Mickey Down Under opens with a new look for Mickey. He is softer edged and has a different facial structure than in the past. This is not his most popular look and consequently has not endured. The design we saw from Mickey in Fun and Fancy Free is much more like what we know Mickey as today. This different style Mickey is a bit of a distraction while watching, because it seems somewhat unfamiliar.
Pluto, meanwhile, is his same silly self he has been for years. In this short he ends up spending most of his time trying to capture the boomerang that Mickey throws. We see him throw up his pointer pose to show Mickey the way and then run after the boomerang. The remainder of his actions in the short consist of him biting the boomerang and having it stuck in his mouth. He twists, turns and contorts in order to try and get the boomerang out, but to no avail.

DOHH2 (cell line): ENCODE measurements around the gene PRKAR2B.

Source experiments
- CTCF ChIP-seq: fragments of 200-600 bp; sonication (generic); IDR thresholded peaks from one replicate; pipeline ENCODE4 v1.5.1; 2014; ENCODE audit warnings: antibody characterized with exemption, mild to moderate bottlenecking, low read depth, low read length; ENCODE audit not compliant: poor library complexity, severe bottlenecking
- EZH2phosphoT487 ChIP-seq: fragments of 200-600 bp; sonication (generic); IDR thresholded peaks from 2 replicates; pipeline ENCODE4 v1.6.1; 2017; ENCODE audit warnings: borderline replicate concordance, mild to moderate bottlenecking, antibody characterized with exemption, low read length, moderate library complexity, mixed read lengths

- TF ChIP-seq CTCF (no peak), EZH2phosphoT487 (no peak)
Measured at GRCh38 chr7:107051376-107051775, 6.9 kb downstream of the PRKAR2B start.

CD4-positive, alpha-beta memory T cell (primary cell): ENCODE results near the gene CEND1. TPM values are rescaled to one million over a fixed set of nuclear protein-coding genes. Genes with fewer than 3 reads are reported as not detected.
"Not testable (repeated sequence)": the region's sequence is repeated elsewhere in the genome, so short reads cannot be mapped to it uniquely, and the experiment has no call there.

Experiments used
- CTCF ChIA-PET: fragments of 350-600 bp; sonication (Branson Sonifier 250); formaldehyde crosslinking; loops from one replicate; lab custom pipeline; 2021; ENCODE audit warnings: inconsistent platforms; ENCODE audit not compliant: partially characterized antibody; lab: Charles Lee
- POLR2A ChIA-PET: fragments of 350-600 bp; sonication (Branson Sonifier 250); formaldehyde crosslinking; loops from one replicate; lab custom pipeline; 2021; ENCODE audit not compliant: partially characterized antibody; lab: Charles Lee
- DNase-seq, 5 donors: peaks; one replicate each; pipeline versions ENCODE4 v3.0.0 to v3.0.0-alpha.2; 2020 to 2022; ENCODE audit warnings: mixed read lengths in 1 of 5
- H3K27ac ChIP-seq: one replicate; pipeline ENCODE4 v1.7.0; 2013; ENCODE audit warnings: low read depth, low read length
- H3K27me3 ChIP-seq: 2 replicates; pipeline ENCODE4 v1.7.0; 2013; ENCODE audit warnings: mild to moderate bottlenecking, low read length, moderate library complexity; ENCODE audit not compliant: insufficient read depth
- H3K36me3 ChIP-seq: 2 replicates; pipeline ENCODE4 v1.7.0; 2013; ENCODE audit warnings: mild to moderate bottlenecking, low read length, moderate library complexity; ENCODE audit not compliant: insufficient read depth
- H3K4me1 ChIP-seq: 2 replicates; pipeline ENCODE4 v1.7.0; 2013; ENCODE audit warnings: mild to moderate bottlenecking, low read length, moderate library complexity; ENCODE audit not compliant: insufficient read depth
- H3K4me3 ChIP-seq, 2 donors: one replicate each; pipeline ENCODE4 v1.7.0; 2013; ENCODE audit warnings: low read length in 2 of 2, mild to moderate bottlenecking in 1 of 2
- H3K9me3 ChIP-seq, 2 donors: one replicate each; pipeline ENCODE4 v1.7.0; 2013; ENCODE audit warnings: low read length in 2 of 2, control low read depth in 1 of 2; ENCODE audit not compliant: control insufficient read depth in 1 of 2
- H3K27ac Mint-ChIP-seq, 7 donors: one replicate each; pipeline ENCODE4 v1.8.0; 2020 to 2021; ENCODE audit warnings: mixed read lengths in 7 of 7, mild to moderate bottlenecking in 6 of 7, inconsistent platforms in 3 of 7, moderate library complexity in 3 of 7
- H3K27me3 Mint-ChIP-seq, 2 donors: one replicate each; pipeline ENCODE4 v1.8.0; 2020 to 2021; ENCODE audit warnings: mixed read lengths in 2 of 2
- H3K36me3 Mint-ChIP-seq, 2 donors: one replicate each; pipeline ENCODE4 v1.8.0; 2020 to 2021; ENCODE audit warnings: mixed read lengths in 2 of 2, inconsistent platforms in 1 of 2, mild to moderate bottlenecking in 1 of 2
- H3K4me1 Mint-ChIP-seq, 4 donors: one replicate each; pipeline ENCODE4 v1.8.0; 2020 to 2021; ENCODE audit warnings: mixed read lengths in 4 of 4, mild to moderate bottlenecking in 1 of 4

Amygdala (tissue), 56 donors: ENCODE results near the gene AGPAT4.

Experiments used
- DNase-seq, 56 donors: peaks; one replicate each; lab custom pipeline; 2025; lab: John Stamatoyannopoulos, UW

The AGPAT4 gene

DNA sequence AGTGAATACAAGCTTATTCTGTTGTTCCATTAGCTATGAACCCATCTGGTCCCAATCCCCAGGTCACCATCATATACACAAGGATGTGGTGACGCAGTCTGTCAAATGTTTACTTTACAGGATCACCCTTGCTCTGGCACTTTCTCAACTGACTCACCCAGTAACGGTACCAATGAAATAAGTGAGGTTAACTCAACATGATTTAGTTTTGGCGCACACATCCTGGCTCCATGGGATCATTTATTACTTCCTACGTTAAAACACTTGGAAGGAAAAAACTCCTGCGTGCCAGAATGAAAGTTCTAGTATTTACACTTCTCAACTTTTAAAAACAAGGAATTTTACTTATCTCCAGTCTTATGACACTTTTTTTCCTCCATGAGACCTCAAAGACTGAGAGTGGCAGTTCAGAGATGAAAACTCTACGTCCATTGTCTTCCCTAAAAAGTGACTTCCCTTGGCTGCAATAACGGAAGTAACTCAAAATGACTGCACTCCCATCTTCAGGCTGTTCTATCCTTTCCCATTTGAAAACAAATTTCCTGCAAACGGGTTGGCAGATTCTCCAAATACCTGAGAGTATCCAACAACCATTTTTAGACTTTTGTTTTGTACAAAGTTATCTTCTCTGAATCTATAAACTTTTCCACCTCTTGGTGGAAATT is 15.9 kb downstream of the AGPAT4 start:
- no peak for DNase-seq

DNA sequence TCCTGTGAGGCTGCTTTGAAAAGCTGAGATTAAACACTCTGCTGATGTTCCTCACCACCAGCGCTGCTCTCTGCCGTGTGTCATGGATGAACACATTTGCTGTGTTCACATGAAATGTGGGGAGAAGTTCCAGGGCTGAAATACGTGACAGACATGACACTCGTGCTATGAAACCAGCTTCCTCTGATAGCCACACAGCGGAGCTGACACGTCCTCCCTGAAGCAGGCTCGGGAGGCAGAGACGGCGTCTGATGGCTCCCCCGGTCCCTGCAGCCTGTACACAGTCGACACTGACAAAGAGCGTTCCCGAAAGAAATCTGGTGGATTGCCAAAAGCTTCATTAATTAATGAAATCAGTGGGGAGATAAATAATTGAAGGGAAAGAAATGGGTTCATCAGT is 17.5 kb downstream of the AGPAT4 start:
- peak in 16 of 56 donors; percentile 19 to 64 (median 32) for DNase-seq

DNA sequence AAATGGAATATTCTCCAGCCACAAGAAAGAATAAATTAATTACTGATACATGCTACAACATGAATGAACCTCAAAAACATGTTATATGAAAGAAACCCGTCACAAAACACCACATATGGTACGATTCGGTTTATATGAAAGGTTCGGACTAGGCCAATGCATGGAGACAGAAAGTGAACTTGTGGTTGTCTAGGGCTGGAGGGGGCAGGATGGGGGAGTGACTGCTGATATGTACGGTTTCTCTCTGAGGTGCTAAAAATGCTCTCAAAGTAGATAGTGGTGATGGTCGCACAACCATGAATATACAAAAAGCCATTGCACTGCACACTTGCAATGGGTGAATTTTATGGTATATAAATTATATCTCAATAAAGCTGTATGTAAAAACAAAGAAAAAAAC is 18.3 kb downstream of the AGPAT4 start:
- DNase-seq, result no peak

Mickey, meanwhile, gets entangled with a giant ostrich. Yes, you heard me, a giant ostrich. I’m unaware of the great Australian legends of the giant ostrich, but Mickey gets involved in a mess with the ostrich’s egg. This is where we get some of the great sheepish Mickey shots that are so much a part of his personality. Mickey works well when he is being shy or backing down. Remember his confrontations with Pete when he would grin and give a nervous giggle? That’s the kind of stuff you get here.
That’s a redeeming quality to a short that does not have a great deal of them. While Mickey Down Under is good because I can see Mickey again, it lacks a lot of the fun and great gags that Mickey shorts used to have. That’s sad, because Mickey used to be the most mischievous and exciting character that Disney had. This version does not compare to the old black and white version.
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Submitted by eutychus